Wednesday, 10 November 2021, 17:00-19:00
Online Lecture via Zoom
Please register here to receive the Zoom link: romanislam[at]uni-hamburg.de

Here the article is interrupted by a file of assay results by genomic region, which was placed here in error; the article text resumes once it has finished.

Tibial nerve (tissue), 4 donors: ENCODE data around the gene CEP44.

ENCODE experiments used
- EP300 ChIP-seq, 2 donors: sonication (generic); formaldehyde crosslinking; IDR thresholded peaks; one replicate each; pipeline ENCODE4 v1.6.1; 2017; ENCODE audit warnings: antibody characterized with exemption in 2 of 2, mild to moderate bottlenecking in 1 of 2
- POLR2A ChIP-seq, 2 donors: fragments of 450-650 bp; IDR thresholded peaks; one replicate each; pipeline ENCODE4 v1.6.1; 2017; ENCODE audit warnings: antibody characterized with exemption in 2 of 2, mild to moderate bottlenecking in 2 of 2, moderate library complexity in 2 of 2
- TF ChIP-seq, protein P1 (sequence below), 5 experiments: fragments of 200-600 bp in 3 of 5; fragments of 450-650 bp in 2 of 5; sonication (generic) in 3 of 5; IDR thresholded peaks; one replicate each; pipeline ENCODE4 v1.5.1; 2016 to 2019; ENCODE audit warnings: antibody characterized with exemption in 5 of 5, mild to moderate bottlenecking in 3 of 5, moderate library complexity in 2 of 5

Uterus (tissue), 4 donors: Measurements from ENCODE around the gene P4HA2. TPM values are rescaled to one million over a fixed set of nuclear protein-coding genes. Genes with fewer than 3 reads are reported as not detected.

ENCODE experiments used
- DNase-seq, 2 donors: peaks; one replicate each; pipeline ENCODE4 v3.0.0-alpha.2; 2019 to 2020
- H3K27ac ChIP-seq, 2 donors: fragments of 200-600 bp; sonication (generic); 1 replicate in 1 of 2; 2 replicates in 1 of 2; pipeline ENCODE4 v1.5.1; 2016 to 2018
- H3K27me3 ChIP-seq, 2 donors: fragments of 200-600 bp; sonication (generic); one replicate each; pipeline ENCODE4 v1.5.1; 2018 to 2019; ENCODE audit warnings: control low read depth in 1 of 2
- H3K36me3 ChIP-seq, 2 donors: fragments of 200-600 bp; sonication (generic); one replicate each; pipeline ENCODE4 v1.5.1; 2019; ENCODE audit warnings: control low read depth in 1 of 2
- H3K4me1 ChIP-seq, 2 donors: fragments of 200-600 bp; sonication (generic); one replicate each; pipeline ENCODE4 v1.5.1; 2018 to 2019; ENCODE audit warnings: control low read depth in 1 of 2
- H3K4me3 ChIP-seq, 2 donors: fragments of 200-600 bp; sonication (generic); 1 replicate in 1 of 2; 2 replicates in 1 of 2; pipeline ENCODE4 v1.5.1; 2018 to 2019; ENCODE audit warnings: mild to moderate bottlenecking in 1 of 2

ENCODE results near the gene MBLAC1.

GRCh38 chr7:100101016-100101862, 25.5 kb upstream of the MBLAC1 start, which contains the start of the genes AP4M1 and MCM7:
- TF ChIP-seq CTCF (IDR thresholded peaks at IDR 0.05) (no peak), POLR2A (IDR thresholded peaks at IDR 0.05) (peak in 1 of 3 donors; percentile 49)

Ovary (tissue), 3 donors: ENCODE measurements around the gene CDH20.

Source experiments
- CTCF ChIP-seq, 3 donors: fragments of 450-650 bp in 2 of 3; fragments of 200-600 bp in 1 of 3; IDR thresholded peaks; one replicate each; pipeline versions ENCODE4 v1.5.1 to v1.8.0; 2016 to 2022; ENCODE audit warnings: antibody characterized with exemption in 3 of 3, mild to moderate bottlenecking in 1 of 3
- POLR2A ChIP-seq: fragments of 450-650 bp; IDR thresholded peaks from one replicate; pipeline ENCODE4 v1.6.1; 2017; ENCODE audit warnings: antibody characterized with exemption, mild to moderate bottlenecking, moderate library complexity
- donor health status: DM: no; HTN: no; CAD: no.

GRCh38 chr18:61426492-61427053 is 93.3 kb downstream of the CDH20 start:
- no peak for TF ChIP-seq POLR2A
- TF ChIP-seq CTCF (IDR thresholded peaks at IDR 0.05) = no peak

Ethnicity and Christianity have often been regarded as opposing principles in late antique and early medieval Europe: ethnicity was a particular form of identity that led to divisions and conflict, while Christianity offered an all-embracing and universal community and thus maintained the unity of Europe after the dissolution of the Roman Empire. However, there are many ways in which the rise of new, particular kingdoms in the West was enabled and encouraged by Christian teachings and by the Catholic Church. The Visigothic kingdom provides an impressive example of the way in which influential churchmen supported and legitimized Gothic rule. The lecture will use the writings of Isidore of Seville and the Councils of Toledo to show how Gothic identity received a Christian acknowledgement, and put the Visigothic case into a wider perspective.